It shall be unlawful for any officer or employee of the Commission to make public in any manner whatever any information obtained by the Commission pursuant to its authority under this section prior to the institution of any proceeding under this subchapter involving such information. Any officer or employee of the Commission who shall make public in any manner whatever any information in violation of this subsection shall be guilty, of a misdemeanor and upon conviction thereof, shall be fined not more than $1,000, or imprisoned not more than one year.
We have previously held that "the federal statute only restricts disclosure by those enforcing the Equal Employment Opportunity Act." See Open Records Decision Nos. 245 (1980), 155 (1977), 59 (1974); Whitaker v. Carney, 778 F2d 216 (1985), cert denied, 479 U.S. 813 (1986) (title VII proscribes release of information only when held by EEOC or EEOC employees not when held by employer). No federal statute or regulation prevents an employer's disclosure of information relating to a claim of employment discrimination. See Open Records Decision Nos. 132 (1976). Therefore, the information the city was required to submit to the EEOC in its investigation of sexual harassment charges, in the hands of the city, is not made confidential by federal law.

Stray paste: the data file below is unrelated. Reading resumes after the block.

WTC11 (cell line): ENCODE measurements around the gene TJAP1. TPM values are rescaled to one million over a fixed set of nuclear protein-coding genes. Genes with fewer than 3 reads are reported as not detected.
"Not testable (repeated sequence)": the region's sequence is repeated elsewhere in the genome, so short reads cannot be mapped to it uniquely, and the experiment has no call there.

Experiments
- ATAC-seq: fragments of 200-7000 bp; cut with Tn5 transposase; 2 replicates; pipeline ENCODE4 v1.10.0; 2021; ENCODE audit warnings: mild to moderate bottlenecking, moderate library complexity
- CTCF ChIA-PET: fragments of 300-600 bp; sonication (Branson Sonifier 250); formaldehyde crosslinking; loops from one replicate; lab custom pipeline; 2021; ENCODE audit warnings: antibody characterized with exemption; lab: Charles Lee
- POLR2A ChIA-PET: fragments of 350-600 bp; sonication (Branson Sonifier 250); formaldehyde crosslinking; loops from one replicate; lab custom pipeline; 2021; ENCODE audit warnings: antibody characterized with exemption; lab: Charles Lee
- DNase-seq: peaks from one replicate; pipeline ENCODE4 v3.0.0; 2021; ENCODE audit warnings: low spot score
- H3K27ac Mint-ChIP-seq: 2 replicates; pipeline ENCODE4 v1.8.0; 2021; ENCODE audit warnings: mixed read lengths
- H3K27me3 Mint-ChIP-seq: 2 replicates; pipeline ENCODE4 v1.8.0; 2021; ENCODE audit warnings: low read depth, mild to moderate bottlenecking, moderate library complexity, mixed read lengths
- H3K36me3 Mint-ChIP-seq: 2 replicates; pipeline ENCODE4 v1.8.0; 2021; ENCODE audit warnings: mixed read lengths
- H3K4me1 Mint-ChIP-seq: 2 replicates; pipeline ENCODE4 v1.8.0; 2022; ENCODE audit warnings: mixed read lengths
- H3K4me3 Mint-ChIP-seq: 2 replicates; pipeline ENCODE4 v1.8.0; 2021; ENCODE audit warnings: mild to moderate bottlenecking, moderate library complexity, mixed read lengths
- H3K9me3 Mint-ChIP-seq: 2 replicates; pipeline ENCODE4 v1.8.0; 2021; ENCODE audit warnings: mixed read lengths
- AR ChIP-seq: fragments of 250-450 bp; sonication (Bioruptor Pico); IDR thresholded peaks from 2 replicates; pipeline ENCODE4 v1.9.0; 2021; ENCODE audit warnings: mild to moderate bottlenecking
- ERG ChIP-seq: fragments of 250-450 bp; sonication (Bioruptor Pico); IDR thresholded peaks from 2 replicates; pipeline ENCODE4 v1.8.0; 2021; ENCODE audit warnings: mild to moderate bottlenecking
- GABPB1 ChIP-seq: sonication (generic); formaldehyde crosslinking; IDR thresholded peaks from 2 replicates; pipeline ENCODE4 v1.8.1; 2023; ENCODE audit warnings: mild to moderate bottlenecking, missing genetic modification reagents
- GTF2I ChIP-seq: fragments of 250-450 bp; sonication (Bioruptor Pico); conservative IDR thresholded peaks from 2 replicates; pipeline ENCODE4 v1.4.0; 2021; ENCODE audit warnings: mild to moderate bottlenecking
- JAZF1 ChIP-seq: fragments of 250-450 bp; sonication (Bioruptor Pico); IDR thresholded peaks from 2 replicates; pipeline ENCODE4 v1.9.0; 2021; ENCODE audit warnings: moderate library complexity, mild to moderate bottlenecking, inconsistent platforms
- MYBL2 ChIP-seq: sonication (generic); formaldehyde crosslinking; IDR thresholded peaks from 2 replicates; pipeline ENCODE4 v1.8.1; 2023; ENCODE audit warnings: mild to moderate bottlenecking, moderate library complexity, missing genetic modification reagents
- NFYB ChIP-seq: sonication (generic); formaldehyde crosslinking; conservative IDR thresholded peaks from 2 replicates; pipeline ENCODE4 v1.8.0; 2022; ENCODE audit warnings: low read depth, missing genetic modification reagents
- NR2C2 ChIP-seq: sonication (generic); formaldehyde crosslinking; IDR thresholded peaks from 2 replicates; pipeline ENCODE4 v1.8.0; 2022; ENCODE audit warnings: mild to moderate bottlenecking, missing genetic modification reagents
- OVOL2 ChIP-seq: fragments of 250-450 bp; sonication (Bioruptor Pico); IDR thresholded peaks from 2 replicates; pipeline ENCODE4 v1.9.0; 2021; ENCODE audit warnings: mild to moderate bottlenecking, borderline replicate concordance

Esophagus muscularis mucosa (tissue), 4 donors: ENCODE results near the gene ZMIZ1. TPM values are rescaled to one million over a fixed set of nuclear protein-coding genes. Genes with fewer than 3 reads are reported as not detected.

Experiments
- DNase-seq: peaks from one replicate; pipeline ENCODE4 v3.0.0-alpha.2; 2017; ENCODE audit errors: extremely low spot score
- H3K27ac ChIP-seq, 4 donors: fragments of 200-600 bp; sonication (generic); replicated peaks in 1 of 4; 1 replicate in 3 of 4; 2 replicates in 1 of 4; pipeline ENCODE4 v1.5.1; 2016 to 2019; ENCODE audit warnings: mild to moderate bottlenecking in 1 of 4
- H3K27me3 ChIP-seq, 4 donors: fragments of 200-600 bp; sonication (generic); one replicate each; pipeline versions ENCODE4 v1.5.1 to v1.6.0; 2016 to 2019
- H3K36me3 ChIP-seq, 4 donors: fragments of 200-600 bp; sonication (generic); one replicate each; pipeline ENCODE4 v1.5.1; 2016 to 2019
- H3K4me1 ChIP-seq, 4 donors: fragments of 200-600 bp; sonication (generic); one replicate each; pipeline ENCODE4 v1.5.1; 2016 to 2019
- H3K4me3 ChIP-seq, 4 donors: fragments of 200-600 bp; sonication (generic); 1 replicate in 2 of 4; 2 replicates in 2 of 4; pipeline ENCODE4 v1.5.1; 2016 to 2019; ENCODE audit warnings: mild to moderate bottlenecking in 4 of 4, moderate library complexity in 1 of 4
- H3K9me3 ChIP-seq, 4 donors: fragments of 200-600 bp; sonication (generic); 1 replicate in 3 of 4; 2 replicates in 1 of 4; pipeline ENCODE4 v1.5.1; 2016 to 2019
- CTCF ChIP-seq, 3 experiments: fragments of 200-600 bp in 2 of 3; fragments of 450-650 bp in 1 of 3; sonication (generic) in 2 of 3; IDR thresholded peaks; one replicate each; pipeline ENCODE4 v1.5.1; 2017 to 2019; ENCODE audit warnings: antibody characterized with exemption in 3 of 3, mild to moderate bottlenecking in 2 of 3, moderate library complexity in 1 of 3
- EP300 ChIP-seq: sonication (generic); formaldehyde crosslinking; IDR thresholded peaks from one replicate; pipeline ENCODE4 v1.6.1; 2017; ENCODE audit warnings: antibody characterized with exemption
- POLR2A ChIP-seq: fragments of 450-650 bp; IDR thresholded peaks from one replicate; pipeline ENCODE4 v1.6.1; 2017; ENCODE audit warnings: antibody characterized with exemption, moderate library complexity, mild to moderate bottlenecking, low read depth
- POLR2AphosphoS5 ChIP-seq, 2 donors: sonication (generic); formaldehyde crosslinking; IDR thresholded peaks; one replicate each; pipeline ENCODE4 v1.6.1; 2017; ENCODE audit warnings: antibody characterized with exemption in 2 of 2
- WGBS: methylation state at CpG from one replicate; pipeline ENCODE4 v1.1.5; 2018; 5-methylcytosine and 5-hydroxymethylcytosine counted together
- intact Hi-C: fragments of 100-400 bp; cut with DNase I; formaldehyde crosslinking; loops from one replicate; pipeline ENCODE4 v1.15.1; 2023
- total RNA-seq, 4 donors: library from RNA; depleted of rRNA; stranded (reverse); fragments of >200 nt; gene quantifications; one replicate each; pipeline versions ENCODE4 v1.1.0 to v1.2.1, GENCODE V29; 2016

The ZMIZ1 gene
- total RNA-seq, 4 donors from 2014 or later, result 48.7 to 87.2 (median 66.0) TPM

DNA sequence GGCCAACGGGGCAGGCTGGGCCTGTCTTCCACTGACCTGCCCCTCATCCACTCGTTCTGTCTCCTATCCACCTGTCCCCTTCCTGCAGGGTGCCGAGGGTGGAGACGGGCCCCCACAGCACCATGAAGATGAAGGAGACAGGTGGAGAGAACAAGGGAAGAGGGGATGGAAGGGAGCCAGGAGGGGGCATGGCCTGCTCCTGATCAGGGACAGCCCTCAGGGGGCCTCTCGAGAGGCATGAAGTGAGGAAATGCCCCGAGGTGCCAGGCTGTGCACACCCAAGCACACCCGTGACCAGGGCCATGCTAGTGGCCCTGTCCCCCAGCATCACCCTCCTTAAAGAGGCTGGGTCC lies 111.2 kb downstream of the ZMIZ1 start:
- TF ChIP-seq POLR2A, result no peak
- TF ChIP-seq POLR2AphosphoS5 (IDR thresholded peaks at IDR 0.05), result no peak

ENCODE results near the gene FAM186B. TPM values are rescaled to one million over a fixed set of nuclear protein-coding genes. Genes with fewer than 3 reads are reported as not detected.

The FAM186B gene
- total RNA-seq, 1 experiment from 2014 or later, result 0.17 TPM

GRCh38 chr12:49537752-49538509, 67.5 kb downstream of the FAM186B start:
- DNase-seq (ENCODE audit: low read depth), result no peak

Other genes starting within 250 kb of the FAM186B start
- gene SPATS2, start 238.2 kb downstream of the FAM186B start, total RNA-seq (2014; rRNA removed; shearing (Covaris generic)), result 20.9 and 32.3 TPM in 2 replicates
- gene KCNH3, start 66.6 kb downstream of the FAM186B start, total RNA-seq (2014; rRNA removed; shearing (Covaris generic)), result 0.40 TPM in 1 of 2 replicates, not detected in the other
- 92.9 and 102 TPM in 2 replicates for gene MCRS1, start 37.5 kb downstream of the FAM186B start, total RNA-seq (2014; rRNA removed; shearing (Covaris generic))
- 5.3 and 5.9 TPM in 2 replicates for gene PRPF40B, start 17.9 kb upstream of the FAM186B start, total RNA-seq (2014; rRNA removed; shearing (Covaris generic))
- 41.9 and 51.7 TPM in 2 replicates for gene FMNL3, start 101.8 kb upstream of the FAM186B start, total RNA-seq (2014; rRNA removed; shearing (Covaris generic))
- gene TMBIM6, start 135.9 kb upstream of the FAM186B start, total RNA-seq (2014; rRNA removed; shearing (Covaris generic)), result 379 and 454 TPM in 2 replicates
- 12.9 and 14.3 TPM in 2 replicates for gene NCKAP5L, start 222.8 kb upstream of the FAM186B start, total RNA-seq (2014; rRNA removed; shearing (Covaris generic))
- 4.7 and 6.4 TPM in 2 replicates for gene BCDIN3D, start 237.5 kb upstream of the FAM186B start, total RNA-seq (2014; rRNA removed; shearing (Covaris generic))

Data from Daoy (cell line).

You also argue against disclosure of the victims and witnesses statements in the sexual harassment investigation file under the common law privacy protection of section 552.101. Industrial Found. v. Texas Indus. Accident Bd., 540 S.W.2d 668, 685 (Tex. 1976), cert. denied, 430 U.S. 931 (1977). Information may be withheld under section 552.101 in conjunction with the common law right to privacy if the information (1) contains highly intimate or embarrassing facts about a person's private affairs such that release of the information would be highly objectionable to a reasonable person, and (2) is of no legitimate concern to the public. Id. The court addressed the applicability of the common law privacy doctrine to files of an investigation of allegations of sexual harassment in Morales v. Ellen, 840 S.W.2d 519 (Tex. App.--El Paso 1992, writ denied). The investigation files in Ellen contained individual witness statements, a statement of the individual accused of the misconduct responding to the allegations, and conclusions of the board of inquiry that conducted the investigation. Ellen, 840 S.W.2d at 525. The court ordered the release of the affidavit of the person under investigation and the conclusions of the board of inquiry, stating that the public's interest was sufficiently served by the disclosure of such documents. Id. In concluding, the Ellen court held that "the public did not possess a legitimate interest in the identities of the individual witnesses, nor the details of their personal statements beyond what is contained in the documents that have been ordered released." Id.